On Tuesday, The Cleveland Foundation board of directors announced an additional centennial legacy grant of $5 million to The Trust for Public Land for the Lake Link Trail project. The gift, commemorating the foundation's 100 years of impact in Greater Cleveland, was unveiled during a community event at Rivergate Park.
The Cleveland Foundation's centennial legacy grant series is in addition to the foundation's annual grantmaking (2013: $89 million) in support of the community's priority areas: economic transformation, public school improvement, youth development, neighborhood revitalization and arts advancement. This latest grant represents $13 million in commitments in the past month to creating high-quality public spaces for Greater Cleveland residents, including $8 million in support of the transformation of Public Square, announced July 15.
Project officials said the Lake Link Trail will be renamed "Cleveland Foundation Centennial Trail" in recognition of the foundation's commitment to the project and its century-long mission of enhancing the lives of Greater Clevelanders through place-based philanthropy.
"Lake Erie is our region's most prized natural asset, yet too many residents have never been to the shores of the largest freshwater system on Earth," said Ronn Richard, Cleveland Foundation president and CEO. "By helping to connect Cleveland to our lakefront, we can promote healthy living, stimulate economic development and, ultimately, create a green city on a blue lake. We can't imagine a more fitting tribute to the people and the place that not only created our foundation 100 years ago, but continue to partner with us in our second century of place-based impact."
As part of its Parks for People – Cleveland program, The Trust for Public Land is collaborating with Cleveland Metroparks, the city of Cleveland, Cuyahoga County, LAND Studio, Inc. and additional community partners to increase parkland and trails that connect Cleveland neighborhoods with Lake Erie at Whiskey Island.
"The Cleveland Foundation's significant financial commitment to the Lake Link Trail project is a commitment to improving the quality of life for Clevelanders," said Cleveland Mayor Frank Jackson. "It will support our efforts to enhance our neighborhoods, provide opportunities for residents to connect with the lake and encourage a healthy lifestyle."
The foundation's efforts to improve access to the region's natural assets began in its first decade. Cleveland Metroparks was established partly as a result of a 1919 study, one of the first the foundation commissioned, that spurred public funding, purchase and assembly of parkland. With the support of a $100,000 grant from the foundation in 1977, The Trust for Public Land played a key role in acquiring 30,000 acres of land for the Cuyahoga Valley National Park around Blossom Music Center and along the Towpath Trail.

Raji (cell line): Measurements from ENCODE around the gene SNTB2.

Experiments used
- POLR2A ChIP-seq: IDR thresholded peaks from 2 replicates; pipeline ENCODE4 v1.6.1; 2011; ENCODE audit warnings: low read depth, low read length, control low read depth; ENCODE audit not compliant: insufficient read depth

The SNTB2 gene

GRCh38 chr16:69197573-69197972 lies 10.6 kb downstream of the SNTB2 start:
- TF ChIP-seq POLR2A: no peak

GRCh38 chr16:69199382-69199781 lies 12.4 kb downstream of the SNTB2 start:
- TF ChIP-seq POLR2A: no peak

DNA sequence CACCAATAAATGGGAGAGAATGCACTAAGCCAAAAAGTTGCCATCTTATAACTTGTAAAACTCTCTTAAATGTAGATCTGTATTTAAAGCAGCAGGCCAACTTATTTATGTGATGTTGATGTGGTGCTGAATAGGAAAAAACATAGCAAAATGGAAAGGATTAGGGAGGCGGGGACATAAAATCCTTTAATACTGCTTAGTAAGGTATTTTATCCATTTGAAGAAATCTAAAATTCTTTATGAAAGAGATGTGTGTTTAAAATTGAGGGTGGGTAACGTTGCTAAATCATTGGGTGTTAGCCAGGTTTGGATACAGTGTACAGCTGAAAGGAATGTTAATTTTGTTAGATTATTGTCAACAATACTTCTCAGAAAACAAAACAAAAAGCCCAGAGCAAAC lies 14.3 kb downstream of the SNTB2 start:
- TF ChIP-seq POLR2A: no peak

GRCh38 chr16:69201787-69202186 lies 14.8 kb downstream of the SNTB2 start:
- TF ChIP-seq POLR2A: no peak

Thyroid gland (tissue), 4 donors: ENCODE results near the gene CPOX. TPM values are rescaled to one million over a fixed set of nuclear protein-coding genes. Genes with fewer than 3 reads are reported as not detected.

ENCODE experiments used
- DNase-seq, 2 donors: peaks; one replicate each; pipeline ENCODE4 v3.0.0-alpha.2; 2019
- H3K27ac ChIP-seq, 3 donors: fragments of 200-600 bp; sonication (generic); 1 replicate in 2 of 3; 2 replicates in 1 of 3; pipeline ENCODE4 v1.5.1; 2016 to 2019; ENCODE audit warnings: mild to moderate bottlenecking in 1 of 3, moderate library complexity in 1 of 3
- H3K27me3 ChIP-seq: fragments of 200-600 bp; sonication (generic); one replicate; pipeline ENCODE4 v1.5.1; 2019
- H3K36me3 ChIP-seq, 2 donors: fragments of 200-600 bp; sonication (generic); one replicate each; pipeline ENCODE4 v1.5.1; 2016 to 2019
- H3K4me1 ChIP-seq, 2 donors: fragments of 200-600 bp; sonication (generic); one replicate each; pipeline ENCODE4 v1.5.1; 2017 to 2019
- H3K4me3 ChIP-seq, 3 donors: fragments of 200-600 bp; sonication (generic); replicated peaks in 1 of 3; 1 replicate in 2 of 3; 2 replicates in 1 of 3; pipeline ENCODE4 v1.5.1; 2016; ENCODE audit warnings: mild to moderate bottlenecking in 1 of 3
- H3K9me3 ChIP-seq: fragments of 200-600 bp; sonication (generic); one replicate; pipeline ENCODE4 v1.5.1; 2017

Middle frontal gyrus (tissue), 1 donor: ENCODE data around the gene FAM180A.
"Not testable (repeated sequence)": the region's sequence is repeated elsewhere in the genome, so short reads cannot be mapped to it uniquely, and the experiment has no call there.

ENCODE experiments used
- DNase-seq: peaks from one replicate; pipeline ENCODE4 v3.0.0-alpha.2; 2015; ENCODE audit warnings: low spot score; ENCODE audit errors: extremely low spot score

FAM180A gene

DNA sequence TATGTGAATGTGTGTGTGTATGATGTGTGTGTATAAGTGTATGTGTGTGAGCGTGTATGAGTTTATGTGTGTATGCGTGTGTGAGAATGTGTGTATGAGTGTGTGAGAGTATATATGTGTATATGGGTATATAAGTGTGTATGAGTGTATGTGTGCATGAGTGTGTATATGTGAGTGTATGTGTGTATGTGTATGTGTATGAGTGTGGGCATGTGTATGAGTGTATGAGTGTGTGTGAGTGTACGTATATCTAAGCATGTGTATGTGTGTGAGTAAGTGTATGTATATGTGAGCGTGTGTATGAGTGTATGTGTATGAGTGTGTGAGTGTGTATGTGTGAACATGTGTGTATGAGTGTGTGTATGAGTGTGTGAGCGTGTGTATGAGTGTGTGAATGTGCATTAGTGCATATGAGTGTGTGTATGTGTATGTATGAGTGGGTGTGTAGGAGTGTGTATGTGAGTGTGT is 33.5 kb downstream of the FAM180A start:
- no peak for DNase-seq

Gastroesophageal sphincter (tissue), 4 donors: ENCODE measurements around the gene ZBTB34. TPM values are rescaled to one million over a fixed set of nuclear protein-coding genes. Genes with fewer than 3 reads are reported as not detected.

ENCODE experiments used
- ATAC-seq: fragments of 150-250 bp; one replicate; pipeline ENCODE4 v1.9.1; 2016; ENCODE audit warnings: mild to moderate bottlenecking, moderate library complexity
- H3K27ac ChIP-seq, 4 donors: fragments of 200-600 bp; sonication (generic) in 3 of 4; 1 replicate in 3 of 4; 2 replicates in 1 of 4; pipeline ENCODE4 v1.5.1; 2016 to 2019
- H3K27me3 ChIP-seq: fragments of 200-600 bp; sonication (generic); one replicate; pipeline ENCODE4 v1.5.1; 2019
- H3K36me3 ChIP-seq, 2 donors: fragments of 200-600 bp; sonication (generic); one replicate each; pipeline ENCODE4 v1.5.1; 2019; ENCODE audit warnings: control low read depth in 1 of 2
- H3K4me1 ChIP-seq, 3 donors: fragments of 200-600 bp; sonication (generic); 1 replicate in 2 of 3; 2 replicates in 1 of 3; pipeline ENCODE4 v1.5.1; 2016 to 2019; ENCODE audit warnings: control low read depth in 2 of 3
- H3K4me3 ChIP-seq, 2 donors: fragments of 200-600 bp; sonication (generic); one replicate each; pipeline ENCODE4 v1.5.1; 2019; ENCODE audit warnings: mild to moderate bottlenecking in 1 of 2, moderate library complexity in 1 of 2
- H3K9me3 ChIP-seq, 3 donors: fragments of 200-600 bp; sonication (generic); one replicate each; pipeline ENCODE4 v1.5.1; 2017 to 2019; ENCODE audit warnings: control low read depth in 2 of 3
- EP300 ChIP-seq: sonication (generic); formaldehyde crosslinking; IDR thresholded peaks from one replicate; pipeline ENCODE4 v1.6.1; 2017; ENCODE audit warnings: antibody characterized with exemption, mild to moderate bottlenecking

"People in Cleveland are eager to get outdoors, enjoy nature and exercise, and completing the Lake Link Trail will connect us to more of our growing parks system," said Pam Carson, Ohio Director for The Trust for Public Land. "This generous grant from the Cleveland Foundation will connect thousands of residents to the breathtaking views of Wendy Park and Whiskey Island. This project has national significance, and we look forward to sharing with other cities the transformational work that is happening in Cleveland."
Last year, the foundation granted $200,000 to support the transition of the lakefront parks to Cleveland Metroparks, Wendy Park and Whiskey Island among them.
"The Cleveland Foundation Centennial Trail will attract residents and visitors to the lakefront to celebrate this remarkable asset," said Cleveland Metroparks CEO Brian Zimmerman. "This grant is evidence that the Cleveland Foundation is truly the community's foundation, improving access to and awareness of our city's great strengths and helping to build new assets for future generations of proud Clevelanders."
The Cleveland Foundation's centennial legacy grant series commenced in September 2012 with the announcement of $10 million to support Case Western Reserve University's new medical education and research building. In 2013, the foundation announced plans to commit $10 million in grants to create a local Encore program, part of a national movement to utilize the time and talents of Americans aged 50+ for the betterment of their communities. The $8 million for revitalization of Public Square – scheduled to be completed in spring 2016 – includes the new Cleveland Foundation Centennial Plaza.
In addition to these extraordinary legacy grants, the foundation has celebrated its centennial through monthly gifts to the community. To date, the foundation has partnered with 12 nonprofit organizations for these centennial gifts, which highlight community assets the foundation has played a role in establishing or enhancing through the years.